Plastic Grocery Bags or Paper Grocery Bags?
20 Aug 2013
Are grocery bags made other materials such as paper or compostable plastics really better for the environment than traditional plastic grocery bags? There is no conclusive evidence supporting the argument that banning single use plastic bags in favor of paper bags will reduce litter, decrease the country’s dependence on oil, or lower the quantities of solid waste going to landfills. In addition, there is limited information on the environmental attributes of compostable plastics and how they fare against traditional plastic grocery bags or paper bags.
So, in order to glean information on the environmental impacts of grocery bags, the Progressive Bag Alliance contracted with Boustead Consulting & Associates (BCAL) to conduct a life cycle assessment on three types of grocery bags:
- a traditional grocery bag made from polyethylene,
- a grocery bag made from compostable plastics (a blend of 65% EcoFlex, 10% polylactic acid or PLA, and 25% calcium carbonate),
- and a paper grocery bag made using at least 30% recycled fibers.
The life cycle assessment factored in every step of the manufacturing, distribution, and disposal stages of these grocery bags.
The results show that single use plastic bags made from polyethylene have many advantages over both compostable plastic bags and paper bags made with a minimum of 30% recycled fiber.
When compared to 30% recycled fiber paper bags, polyethylene grocery bags use less energy in terms of fuels for manufacturing, less oil, and less potable water. In addition, polyethylene plastic grocery bags emit fewer global warming gases, less acid rain emissions, and less solid wastes. The same exists when comparing the typical polyethylene grocery bag to grocery bags made with compostable plastic resins— traditional plastic grocery bags use less energy in terms of fuels for manufacturing, less oil, and less potable water, and emit fewer global warming gases, less acid rain emissions, and less solid wastes.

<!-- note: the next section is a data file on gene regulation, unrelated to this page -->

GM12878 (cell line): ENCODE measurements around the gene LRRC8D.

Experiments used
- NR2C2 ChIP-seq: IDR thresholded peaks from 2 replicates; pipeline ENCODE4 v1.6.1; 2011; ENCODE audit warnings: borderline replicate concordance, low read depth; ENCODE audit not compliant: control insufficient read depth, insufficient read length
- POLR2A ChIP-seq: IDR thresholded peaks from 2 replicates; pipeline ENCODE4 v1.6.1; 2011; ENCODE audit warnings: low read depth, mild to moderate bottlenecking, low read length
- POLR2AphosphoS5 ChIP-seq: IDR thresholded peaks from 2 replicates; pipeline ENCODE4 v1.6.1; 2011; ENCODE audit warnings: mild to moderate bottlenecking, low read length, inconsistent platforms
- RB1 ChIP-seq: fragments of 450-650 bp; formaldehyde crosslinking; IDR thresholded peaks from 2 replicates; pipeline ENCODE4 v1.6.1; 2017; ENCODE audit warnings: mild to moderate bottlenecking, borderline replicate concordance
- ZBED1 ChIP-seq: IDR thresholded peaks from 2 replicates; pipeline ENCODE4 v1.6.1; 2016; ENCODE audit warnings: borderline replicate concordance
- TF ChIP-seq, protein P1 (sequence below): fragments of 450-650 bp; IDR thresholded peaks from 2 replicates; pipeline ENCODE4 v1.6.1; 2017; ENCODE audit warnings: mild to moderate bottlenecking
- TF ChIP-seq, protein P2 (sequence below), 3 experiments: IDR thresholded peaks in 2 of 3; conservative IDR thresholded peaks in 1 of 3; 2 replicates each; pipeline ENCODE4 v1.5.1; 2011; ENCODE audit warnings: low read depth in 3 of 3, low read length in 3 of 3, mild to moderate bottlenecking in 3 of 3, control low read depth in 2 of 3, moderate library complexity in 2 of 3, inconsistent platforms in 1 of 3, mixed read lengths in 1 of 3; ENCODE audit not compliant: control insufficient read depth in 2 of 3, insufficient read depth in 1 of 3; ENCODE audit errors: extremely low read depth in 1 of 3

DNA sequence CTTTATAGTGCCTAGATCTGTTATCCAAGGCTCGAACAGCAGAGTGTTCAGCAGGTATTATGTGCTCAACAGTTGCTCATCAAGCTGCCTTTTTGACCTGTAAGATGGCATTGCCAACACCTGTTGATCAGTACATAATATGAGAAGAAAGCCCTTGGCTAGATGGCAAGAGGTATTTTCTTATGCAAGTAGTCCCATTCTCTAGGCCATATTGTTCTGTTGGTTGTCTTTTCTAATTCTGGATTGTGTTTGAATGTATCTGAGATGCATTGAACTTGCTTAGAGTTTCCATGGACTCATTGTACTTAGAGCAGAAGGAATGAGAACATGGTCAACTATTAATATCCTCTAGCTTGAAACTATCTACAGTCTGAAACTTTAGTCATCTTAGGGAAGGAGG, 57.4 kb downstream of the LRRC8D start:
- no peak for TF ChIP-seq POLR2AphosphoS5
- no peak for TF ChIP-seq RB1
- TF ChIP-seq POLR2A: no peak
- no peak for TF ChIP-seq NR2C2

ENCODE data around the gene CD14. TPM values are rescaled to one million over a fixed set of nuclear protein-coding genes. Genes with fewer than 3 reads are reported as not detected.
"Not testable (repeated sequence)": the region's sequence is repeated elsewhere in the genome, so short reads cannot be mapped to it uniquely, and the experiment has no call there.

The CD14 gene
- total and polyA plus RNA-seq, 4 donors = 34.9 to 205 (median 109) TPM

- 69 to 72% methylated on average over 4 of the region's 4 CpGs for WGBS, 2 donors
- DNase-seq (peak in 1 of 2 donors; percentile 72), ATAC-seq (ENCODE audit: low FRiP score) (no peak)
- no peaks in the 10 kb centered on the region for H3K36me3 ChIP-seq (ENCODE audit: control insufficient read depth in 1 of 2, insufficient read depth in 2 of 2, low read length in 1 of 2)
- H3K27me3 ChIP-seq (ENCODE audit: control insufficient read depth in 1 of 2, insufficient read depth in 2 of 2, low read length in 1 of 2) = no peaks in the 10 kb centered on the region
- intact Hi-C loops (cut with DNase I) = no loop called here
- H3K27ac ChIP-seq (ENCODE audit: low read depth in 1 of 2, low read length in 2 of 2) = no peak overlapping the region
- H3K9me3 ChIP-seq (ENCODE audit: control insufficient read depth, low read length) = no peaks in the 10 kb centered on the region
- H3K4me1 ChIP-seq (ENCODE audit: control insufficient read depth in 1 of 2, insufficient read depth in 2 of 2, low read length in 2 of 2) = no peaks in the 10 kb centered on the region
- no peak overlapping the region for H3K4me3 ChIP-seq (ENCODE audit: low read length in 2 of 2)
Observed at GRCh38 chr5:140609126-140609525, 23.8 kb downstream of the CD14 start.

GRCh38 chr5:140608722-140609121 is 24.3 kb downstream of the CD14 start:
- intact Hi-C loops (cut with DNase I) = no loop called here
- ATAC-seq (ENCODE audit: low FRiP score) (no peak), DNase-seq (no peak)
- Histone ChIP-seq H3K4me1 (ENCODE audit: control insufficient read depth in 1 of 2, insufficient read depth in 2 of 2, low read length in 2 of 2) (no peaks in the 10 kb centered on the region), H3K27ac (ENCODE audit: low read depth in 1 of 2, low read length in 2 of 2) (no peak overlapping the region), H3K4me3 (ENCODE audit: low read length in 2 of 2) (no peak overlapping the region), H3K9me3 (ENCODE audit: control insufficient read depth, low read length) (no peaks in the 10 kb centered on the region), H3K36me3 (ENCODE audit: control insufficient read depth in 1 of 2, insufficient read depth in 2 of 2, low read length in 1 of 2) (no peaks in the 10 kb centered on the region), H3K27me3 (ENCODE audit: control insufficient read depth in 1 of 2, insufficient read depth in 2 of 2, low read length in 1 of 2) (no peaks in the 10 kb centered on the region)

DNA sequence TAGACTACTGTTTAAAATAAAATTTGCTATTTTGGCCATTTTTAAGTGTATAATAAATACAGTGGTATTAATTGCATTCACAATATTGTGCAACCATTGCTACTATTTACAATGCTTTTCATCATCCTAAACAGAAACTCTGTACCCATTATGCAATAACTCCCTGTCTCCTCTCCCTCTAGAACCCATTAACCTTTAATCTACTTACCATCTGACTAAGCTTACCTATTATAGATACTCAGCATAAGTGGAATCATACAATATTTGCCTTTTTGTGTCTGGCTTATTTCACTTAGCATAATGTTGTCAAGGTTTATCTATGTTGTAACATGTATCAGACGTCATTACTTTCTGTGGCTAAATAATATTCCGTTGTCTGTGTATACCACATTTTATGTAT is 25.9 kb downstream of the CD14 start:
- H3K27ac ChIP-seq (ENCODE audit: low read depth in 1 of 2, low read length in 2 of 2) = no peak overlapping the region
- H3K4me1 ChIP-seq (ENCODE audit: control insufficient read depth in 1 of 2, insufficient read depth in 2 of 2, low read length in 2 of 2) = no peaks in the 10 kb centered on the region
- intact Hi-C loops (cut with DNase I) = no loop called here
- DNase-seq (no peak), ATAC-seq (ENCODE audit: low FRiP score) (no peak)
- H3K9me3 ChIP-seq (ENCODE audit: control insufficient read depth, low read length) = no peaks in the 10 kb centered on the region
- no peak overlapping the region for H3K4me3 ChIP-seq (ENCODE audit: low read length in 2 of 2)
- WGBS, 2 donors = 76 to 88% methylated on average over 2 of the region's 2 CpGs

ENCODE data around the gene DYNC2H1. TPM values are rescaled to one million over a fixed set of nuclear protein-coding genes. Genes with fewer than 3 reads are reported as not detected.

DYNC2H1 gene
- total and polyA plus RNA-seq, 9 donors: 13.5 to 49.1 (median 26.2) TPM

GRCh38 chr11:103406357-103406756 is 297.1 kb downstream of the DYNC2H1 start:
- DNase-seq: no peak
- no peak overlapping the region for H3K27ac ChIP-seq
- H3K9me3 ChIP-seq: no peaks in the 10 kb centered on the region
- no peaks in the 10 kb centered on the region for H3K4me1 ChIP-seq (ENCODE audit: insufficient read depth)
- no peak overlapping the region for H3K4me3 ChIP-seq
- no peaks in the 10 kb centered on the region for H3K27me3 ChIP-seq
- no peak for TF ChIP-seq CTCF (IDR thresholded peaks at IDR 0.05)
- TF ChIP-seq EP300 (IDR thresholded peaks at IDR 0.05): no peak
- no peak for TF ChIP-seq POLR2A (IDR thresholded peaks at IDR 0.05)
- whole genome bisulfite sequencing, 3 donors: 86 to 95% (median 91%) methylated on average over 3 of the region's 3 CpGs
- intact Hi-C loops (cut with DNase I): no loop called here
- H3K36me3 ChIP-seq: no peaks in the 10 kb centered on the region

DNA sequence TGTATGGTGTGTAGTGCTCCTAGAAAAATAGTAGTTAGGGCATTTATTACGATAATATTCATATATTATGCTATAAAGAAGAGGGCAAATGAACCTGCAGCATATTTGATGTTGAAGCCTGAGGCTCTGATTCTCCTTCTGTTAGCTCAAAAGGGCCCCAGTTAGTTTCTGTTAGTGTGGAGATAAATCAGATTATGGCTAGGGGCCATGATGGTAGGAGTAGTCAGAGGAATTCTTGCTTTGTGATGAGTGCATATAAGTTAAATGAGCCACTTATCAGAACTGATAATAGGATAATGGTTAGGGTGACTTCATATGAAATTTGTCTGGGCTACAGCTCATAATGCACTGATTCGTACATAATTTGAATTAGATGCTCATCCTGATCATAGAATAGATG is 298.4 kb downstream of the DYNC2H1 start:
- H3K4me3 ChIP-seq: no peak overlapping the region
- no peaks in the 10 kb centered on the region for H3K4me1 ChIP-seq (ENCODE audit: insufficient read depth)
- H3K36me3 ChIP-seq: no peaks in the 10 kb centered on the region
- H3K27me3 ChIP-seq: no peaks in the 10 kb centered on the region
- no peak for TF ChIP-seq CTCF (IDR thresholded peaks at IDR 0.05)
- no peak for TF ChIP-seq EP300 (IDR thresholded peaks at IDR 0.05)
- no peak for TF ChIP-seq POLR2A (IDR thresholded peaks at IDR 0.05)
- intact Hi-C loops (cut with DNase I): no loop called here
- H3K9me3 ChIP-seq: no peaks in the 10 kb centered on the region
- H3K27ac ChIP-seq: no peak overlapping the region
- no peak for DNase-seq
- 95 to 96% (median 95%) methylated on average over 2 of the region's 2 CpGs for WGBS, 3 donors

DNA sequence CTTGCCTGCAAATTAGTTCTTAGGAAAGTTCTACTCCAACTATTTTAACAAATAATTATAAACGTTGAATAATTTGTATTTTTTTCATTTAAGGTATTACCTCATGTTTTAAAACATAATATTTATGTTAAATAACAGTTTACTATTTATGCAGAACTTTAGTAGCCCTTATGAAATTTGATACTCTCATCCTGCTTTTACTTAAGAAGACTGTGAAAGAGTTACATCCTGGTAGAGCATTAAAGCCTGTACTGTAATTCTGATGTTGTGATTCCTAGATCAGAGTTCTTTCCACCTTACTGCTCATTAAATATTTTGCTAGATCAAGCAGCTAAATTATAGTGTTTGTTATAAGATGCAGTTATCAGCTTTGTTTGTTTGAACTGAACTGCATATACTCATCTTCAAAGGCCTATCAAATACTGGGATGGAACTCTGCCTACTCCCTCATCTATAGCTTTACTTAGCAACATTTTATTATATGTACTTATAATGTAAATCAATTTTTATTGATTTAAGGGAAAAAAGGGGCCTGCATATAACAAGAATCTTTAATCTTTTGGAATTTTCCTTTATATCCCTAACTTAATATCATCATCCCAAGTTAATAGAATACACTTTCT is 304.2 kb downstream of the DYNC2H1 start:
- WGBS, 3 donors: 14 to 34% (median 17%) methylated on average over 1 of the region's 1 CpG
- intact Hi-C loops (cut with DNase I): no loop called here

The findings of this study were peer reviewed by an independent third party to ensure that the results are reliable and repeatable. The results support the conclusion that any decision to ban traditional polyethylene plastic grocery bags in favor of bags made from alternative materials will result in a significant increase in environmental impacts across a number of categories from global warming effects to the use of precious potable water resources. As a result, consumers should re-evaluate decisions to use or ban traditional plastic grocery bags, as the unintended consequences can be significant and long-lasting.
For more information on plastic grocery bags, contact Atlantic Poly, a plastic bag and products company in MA.
Information - http://static.reuseit.com/PDFs/Boustead%20Associates.pdf